City Palace, Jaipur, which includes the Chandra Mahal and Mubarak Mahal palaces and other buildings, is a palace complex in Jaipur city, the capital of the Rajasthan state, India. It was the seat of the Maharaja of Jaipur, the head of the Kachwaha Rajput clan. The Chandra Mahal palace now houses a museum but the greatest part of it is still a royal residence. The palace complex, which is located northeast of the centre of the grid patterned Jaipur city, incorporates an impressive and vast array of courtyards, gardens and buildings.
The palace was built between 1729 and 1732, initially by Sawai Jai Singh II, the ruler of Amber. He planned and built the outer walls, and later additions were made by successive rulers right up to the 20th century. The credit for the urban layout of the city and its structures is attributed to two architects namely, Vidyadar Bhattacharya, the chief architect in the royal court and Sir Samuel Swinton Jacob, apart from the Sawai himself who was a keen architectural enthusiast. The architects achieved a fusion of the Shilpa shastra of Indian architecture with Rajput, Mughal and European styles of architecture.
As one enters the first courtyard, one comes across the Mubarak Mahal, which was built in the 19th century by Maharaja Madho Singh II. Here is a splendid gateway, which leads to the Diwan-I-Khas (Hall of Private audience). It is an open hall, where there are two silver vessels on display, which are in the Guinness book of World Records! One can also check out the Diwan-I-Aam (Hall of Public Audience).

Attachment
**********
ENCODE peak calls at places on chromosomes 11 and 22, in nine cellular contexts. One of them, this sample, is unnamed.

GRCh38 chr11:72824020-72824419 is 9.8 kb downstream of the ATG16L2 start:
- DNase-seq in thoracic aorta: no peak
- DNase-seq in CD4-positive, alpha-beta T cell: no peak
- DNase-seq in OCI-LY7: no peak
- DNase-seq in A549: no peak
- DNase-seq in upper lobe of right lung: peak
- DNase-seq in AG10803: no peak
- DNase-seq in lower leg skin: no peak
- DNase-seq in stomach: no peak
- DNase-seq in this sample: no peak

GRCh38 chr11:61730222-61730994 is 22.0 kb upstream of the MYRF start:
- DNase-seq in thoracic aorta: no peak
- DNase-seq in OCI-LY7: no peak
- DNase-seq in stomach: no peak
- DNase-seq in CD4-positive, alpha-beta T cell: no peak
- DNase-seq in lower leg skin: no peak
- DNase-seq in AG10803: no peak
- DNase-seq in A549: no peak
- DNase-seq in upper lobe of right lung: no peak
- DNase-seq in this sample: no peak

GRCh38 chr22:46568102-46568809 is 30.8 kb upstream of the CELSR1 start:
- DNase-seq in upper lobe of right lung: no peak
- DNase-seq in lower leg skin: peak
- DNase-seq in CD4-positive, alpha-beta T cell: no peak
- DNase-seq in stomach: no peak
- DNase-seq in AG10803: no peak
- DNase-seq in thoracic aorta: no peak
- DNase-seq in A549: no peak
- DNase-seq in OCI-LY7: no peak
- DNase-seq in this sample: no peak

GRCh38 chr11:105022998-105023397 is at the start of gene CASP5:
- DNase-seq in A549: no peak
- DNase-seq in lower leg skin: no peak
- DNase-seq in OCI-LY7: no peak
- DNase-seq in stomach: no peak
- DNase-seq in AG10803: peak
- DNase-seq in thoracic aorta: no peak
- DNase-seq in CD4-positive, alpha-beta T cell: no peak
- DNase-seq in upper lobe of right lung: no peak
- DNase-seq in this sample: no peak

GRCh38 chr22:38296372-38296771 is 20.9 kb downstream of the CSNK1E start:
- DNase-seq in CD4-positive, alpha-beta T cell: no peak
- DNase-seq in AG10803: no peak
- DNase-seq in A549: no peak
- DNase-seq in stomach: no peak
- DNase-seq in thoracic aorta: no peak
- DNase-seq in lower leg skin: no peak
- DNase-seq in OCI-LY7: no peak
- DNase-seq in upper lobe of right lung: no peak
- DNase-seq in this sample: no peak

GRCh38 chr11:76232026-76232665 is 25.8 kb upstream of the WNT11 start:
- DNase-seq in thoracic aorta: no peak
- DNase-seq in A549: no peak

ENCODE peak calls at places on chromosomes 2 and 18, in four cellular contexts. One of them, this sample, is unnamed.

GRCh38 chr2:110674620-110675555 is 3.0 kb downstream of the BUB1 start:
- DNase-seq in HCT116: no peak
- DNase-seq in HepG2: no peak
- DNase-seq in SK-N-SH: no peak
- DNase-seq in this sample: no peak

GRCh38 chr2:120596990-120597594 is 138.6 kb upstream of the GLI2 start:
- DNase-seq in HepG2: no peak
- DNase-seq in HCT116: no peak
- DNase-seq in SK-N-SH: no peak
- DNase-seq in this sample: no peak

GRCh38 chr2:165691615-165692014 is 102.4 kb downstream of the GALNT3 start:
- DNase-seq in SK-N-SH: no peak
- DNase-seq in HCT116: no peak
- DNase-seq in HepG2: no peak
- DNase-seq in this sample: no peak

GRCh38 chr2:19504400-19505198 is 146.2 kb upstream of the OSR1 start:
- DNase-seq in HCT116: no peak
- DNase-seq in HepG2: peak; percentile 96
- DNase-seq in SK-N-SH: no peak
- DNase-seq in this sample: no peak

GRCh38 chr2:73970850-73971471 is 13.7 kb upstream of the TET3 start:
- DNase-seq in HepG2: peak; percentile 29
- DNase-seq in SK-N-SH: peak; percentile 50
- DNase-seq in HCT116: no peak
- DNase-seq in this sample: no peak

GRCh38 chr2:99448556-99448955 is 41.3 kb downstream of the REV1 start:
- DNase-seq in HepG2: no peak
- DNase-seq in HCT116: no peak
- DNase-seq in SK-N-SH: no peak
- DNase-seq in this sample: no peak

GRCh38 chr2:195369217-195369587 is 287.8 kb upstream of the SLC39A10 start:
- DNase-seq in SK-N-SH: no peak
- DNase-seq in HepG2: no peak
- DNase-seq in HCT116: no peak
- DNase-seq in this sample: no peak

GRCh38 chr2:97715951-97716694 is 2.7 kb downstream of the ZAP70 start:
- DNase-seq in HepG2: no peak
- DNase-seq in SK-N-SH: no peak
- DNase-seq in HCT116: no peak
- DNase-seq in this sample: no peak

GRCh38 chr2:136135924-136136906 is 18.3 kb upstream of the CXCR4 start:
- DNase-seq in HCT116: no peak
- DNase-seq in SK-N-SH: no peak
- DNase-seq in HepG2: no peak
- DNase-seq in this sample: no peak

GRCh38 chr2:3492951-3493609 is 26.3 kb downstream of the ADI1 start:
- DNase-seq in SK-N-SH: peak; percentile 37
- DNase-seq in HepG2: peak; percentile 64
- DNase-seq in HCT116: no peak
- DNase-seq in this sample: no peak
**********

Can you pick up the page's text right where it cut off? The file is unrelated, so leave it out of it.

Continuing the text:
As one moves on, one sees the Chandra Mahal, which many consider being the highlight of the whole tour of City Palace. It has a lot of paintings, mirror work on walls, and floral decorations that make the Moon Palace truly magnificent.
It is a seven-storied Palace, where each level has a distinct name. The lower two levels have the Maharaja Sawai Man Singh II Museum, which has a large collection of 15th century weapons, carpets and rarities. There is also the Sukh Nivas or the ‘Hall of Rest’, which has the drawing and the dining area. On the fourth floor is the ‘Shobha Nivas’ or ‘Hall of Beauty’ which is decorated with mirrors all over and has gold leaf and mica decorations.
The fifth floor is the ‘Chavi Nivas’ or the ‘Hall of Images’ and the sixth floor is known for the beautiful view it offers of the surrounding area. The uppermost floor is called the ‘Mukut Mahal’ or the ‘Crown building’. When one moves forward to Badal Mahal from the Chandra Mahal, one comes to the Govind devji temple, which is also quite like the others, a must-see.
The City Palace does not only have a lot of historical significance but is also a reminder of the royal past. It stands as a symbol of the royal elegance and courtly splendor that is no longer visible. Perhaps, this is why people love coming to the City Palace in Jaipur, Rajasthan.